View Full Version : Recommended PC Build

Caleb Watson
27-09-2011, 04:34 PM

I am a student heading to university next year.

I will be studying a BCMS(Bachelor of Computing a Mathematical Science), I love my computer and use it every waking second of the day.

I love to multitask and often run multiple programs at once.

I will be buying a new computer (either custom built or ready made) at the end of this year and was wondering what hardware the computing community would recommend. I would as a computer store, but I know they would recommend whatever costs more so I think this is the best place to go.

About Me and My Computer Use:

Frequently Used Programs

Mozilla Firefox

Mozilla Thunderbird

MSN Messenger

World of Warcraft


The Sims 3


Overall I want a computer that is going to run fast, for a long time and multitask without a second thought. I also want my computer that won't become out of date too fast.

What kind of specs (eg RAM, graphics ect.) would you recommend I buy?

Caleb Watson

27-09-2011, 05:31 PM
Do you want a desktop or laptop?

Caleb Watson
27-09-2011, 05:48 PM
Just to be annoying I would rather a desktop just because they are cheaper but if I could get a laptop I would look into it

Speedy Gonzales
27-09-2011, 05:52 PM
Doesnt really matter what you get. Sooner or later it'll be out of date. Probably the year after

Caleb Watson
27-09-2011, 06:00 PM
Haha yea, but I was just more interested in what sort of hardware a "fast" computer has today :p

27-09-2011, 06:10 PM
Probably cheaper for you to get a laptop- I think the laptop saved me in Uni and would recommend one over a desktop anyway. Countless long nights in the library writing assignments.

A computer is in date as long as it works- I use a MacBook Pro at work but I've got a 4 year old Vaio that sits in the lounge and I use it for browsing, photoshop/dreamweaver and the odd W3 game- It's a 1.7GHz Celeron w/2GB RAM and Vista. It works fine and will continue to :)

Caleb Watson
27-09-2011, 06:14 PM
Yea, that's what I was thinking... I would love a laptop because it can be easily carried around.

But desktops are generally cheaper and more reliable, aren't they?

Plus, I have had a TERRIBLE experience with my current laptop which is nearly dead after two and a half years

27-09-2011, 06:53 PM
That's generally true but if you buy a from an online retailer you will get a much better laptop for a better price (when compared to normal retailers). Esp. if you buy a Asus laptop (which you won't normally see in shops apart from eeepc's).

Caleb Watson
27-09-2011, 07:01 PM
So a laptop is better than a desktop if you buy it online from someone like Dell?

Where would an Alienware laptop vs. Alienware desktop vs. rest of the world fit into the mix

27-09-2011, 07:05 PM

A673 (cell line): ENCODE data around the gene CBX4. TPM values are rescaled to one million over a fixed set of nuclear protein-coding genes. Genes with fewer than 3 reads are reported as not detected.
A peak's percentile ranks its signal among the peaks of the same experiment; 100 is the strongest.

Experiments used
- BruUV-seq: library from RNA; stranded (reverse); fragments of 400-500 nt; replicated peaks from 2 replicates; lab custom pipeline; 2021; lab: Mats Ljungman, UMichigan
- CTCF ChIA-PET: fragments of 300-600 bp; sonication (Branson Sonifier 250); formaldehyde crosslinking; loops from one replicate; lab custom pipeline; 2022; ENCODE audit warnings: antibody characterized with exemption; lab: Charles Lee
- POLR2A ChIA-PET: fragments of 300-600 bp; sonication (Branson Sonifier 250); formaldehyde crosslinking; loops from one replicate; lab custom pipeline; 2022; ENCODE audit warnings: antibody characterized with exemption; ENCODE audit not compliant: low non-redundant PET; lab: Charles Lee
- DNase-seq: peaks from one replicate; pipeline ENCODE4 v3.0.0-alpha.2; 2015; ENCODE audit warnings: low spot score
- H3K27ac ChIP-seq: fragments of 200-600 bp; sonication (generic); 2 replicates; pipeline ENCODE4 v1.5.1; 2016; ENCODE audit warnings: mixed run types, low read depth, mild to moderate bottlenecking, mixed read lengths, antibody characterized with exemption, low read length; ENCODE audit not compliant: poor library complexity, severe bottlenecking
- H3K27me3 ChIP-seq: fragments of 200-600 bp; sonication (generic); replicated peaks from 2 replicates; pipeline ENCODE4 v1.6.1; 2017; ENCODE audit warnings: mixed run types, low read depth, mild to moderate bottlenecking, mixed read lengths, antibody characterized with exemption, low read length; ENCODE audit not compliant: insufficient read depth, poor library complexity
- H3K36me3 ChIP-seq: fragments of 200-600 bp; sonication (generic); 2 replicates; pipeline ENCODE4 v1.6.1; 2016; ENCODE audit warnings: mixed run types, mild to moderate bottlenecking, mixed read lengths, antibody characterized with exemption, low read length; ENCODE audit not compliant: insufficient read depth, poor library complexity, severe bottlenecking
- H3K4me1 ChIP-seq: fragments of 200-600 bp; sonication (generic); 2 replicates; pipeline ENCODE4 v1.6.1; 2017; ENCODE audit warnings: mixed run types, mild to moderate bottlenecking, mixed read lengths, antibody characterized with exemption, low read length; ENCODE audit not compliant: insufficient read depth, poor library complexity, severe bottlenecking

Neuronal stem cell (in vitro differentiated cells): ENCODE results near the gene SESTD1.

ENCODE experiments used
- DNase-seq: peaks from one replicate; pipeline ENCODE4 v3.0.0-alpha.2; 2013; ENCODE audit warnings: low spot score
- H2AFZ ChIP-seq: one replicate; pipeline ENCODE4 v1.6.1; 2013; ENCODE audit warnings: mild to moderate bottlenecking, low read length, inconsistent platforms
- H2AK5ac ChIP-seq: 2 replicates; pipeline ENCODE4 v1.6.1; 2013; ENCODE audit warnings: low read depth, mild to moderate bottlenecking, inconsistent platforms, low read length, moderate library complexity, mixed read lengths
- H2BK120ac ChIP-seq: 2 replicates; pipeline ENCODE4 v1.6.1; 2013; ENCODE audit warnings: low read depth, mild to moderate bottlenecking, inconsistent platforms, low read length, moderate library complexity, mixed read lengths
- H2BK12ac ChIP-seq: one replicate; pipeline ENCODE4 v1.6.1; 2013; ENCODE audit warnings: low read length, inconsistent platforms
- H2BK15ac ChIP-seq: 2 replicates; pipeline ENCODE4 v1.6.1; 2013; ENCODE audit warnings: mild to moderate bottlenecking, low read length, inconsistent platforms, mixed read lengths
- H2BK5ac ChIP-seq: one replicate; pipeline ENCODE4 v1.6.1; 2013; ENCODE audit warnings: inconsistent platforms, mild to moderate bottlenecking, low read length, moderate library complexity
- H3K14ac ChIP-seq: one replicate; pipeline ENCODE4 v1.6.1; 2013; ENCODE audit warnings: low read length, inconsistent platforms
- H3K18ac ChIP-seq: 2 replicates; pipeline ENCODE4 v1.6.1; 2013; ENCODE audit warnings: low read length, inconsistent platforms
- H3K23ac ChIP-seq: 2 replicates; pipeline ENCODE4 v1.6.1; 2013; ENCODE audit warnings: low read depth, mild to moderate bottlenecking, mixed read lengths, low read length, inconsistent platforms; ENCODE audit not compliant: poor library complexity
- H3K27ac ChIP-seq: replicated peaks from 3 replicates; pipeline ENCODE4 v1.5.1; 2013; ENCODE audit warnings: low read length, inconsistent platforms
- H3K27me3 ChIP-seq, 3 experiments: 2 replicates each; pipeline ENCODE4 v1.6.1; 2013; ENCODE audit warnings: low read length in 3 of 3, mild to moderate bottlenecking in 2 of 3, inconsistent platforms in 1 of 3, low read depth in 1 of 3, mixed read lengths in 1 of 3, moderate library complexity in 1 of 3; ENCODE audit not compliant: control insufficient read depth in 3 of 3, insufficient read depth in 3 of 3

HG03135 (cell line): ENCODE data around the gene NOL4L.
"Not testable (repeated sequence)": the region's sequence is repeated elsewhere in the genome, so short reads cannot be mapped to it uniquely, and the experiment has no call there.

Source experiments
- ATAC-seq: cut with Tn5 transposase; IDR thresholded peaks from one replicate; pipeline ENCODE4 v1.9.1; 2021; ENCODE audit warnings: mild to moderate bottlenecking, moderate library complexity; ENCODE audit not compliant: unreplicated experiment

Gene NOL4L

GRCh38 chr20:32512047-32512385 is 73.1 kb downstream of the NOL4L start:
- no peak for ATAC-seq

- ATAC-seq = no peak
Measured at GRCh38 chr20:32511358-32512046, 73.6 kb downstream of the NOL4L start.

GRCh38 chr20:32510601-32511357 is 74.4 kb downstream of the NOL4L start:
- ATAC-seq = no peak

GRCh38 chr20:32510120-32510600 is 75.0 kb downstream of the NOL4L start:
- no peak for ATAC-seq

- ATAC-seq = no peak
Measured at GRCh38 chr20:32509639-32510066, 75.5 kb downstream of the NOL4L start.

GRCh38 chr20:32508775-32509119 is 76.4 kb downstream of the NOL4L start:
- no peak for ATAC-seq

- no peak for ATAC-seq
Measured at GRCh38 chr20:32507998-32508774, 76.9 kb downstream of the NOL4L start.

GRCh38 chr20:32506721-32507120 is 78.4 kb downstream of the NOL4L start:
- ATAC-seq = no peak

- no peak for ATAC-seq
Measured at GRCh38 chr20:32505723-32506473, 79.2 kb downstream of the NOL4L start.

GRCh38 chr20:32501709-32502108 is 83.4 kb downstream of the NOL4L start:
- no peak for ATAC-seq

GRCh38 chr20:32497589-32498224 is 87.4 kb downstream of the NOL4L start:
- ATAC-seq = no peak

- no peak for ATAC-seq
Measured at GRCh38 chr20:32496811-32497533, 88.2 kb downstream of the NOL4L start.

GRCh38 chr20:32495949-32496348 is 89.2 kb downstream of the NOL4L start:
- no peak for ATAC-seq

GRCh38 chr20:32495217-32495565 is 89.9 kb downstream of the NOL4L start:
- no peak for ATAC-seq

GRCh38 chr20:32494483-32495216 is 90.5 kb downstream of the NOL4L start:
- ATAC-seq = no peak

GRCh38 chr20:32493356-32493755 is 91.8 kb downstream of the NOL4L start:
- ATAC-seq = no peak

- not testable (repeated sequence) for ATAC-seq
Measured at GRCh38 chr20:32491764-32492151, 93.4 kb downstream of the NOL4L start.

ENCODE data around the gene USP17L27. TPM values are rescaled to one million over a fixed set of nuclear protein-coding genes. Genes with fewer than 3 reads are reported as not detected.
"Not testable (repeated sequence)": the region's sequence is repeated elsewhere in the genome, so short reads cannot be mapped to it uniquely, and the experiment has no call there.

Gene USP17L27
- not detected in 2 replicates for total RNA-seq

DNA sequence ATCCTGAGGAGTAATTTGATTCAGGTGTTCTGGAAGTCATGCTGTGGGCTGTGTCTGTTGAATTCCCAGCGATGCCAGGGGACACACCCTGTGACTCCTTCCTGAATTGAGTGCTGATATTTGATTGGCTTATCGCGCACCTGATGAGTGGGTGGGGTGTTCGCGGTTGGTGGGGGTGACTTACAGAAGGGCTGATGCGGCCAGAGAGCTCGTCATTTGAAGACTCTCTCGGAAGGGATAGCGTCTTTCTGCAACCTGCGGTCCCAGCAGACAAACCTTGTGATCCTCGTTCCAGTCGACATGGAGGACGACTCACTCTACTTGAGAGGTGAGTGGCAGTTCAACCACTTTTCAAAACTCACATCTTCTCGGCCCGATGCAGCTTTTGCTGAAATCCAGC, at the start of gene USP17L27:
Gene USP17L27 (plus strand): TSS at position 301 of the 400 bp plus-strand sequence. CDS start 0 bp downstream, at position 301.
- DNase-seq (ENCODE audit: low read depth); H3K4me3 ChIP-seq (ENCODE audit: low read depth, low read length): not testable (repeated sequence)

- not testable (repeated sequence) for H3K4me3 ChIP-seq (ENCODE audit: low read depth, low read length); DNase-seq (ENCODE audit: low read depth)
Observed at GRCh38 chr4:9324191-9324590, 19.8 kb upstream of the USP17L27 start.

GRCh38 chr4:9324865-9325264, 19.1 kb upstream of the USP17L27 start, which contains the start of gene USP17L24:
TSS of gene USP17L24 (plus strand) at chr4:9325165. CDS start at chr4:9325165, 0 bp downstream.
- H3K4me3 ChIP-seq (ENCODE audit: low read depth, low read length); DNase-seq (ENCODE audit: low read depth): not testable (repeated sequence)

I will be buying a new computer (either custom built or ready made). I would as a computer store, but I know they would recommend whatever costs more so I think this is the best place to go.

Overall I want a computer that is going to run fast, for a long time and multitask without a second thought. I also want my computer that won't become out of date too fast.
Wrong. **** PC shops will sell you what costs more. Good ones sell you what you need.

Get a desktop - then you'll never have to buy one again. Well, for a long time anyway. You just upgrade it ever after.
Unlike laptops, which can't be.

And you want gaming capability. So that means it will last 5 minutes, gaming is what drives the hardware industry.
Most important in order:
The rest

Take a look at what computerlounge has. They know what they're talking about, will sell you what you need, allow you to make changes to their suggested systems, and provide proper decent support and warranty.

Caleb Watson
27-09-2011, 07:07 PM
That's what I always thought.
Would going somewhere like ComputerLounge be better than for example Dell online customisation?

27-09-2011, 07:13 PM
Yes. Don't buy from dell or hp (Esp. Compaq). They're just bad...
Alienware = dell with some lights, blackboard paint and an extended price tag.

Caleb Watson
27-09-2011, 08:23 PM
So my best bet is to buy a desktop from somewhere like computer lounge?
But IF I was to go for a laptop, what would be the best idea then?
Thanks for the help

28-09-2011, 07:57 AM
Most of the programs you list are not too demanding, world of warcraft can be if you have it at high res and ultra settings - for 1080P ultra in WoW you need about a GTX560 or better.
I would reccomend an i5 or i7 for maximum useful life of current hardware, ie will last the longest until it needs upgrading.

If you can afford it I'd go for;
Z68 chipset asus motherboard
i5 2500/2500k or i7 2600/2600k ( K is the overclockable version )
4~8GB RAM - not too important what speed honestly
GTX560 Ti or 6850
hard drive to suit your requirements, SSD boot drive is nice but expensive if you like fast startup consider one.

For a laptop get an one with an i5 and graphics with it's own dedicated RAM, refer to the chart on this page http://www.tomshardware.com/reviews/gaming-performance-radeon-geforce,3018-7.html to get an Idea of graphics performance.
You can get away with less in a laptop due to the generally lower res screen.

You can build a really small desktop if portability is an issue, ITX boards and cases can handle real hardware these days.
As an example my media PC in the lounge is built in a silverstone Sugo SG06 ITX case which is really small and its specs are pretty good :-
i5 2500, 4GB DDR3 -1600 RAM, 320GB laptop 2.5" C: drive, 2TB 3.5" storage drive, slim Blu-ray Drive, GTX460 1GB - gets a bit cramped in there but it's all working very nicely and no laptop could touch it :)

28-09-2011, 08:26 AM
Personally I'd wait till next month to see where pricing for the new FX series will settle. I suspect they'll be the better option in the immediate term for mid-range performance.